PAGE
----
By Mr. Roger Teel (RDECOM)January 5, 2011
SAN ANTONIO - U.S. Army educational outreach coordinators delivered science and technology presentations to nine San Antonio high schools this week with the hope of inspiring students to look to the Army for career options and opportunities.
This outreach effort, led by members of the U.S. Army Research, Development and Engineering Command, represents a significant evolution of All-American Bowl week activities.
Outreach Coordinator Erica Bertoli said the Army's education effort was greatly appreciated at Cooper Academy.
"Cooper Academy is a really great program here in San Antonio. It's a 'back to school' program for students ranging in age from 17 to 25," Bertoli explained. "I think it's about four years old."
According to the San Antonio School District website, the Cooper Dropout Recovery Academy is a special grant-funded program that works to help former dropouts graduate with a high school diploma. The Cooper program is funded through the Texas Education Agency and provides a non-traditional educational environment focused on recovering credits and working through the hardships that can contribute to students choosing to not continue their education.
"These students had actually left the school system, and in a lot of places their only option would be to pursue a GED (general education diploma), which would close a lot of doors for them," Bertoli said.
Cooper Academy invites students back and works with them to create a flexible, accommodating schedule that focuses them on graduation.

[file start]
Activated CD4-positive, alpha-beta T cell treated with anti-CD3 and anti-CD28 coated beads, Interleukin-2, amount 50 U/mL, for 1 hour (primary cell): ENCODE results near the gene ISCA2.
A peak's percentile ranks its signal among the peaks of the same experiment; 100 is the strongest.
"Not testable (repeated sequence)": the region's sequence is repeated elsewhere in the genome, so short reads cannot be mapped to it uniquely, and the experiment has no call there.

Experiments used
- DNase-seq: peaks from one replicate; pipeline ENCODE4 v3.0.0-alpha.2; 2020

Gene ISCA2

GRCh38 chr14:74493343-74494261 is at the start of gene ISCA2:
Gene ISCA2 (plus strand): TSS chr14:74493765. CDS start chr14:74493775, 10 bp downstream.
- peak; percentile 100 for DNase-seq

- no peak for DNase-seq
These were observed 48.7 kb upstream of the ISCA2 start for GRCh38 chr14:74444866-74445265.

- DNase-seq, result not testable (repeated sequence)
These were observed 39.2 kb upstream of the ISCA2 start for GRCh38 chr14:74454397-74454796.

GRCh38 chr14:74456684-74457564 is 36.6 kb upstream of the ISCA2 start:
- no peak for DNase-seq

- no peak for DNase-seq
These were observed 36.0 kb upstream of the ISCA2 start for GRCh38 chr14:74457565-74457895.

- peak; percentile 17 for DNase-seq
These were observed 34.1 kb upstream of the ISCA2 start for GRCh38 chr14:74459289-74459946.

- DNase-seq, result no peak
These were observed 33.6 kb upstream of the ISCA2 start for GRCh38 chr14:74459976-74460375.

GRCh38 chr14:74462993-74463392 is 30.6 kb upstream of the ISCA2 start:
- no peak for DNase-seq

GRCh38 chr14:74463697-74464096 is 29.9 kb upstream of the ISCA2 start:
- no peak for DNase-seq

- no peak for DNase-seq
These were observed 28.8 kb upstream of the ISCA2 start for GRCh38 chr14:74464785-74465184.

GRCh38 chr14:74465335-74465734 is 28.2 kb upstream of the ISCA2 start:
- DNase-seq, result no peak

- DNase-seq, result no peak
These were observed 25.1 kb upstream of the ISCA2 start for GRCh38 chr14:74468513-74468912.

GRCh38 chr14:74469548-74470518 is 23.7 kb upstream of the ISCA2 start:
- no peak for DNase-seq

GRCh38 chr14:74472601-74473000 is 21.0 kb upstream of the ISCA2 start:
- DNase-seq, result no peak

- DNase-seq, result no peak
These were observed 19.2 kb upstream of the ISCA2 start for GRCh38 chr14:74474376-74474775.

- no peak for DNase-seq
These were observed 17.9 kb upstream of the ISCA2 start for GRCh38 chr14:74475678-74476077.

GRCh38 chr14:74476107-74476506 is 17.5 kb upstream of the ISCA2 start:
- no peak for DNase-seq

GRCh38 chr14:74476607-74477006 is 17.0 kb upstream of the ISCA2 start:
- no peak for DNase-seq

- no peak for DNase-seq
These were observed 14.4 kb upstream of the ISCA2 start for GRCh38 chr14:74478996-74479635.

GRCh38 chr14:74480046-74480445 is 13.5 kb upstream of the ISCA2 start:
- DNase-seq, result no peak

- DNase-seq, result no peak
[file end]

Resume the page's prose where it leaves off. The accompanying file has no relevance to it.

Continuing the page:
"Students work four hours a day, and it's whatever four hours they select," Bertoli explained. "They go to classes and are given online opportunities as well, so that they come out with a high school diploma rather than a GED, giving them back all those opportunities."
Bertoli said the Army robotics engineers and their Soldier escort were besieged with questions after their presentation at Cooper Academy.
"Many of the students are really excited to talk to our Soldiers (during their visit to the Army Technology Zone this week) and are looking forward to the opportunity to be able to enlist," she said.
Outreach Coordinator Karen Ryder accompanied food science engineers to a presentation at East Central High School.
"We're reaching more students than we ever have before," Ryder said.
"Before we would do tours if they requested one of our facilities, but now we're physically going to the schools, reaching more students and encouraging them to go into the math and science arena at an early age," Ryder added.
"Our goals are twofold," Bertoli said. "One, to expose students to some Army technology -- our robotics, our food science, our chemistry -- to get them excited about the things that support the Warfighter.
"On the flip side of that, we meet with school administrators, career counselors and principals to let them know what Army has to offer. No matter who these students are and no matter what they want to pursue in their futures, there's opportunity for them with the Army."
How do educational outreach coordinators measure success'
"A couple of ways," Bertoli explained.
"At one of the schools this week a number of students said they weren't planning to come to the Alamodome. We brought out our robotics and some NCOs to talk to them, and by the end they were all clambering up to their principal who had a stash of tickets for the All-American Bowl," said Bertoli.
"You can also see it in the questions that they ask. You can see it when they're actively pursuing us after the sessions, asking, 'How do I get information about this scholarship'' or 'How do I get information to come work in one of the labs'' You can see it there that you're being successful," Bertoli added.
The Army Technology Zone, part of the Army Strong Zone at Sunset Station adjacent the Alamodome, opens early Thursday morning and will remain open through the weekend.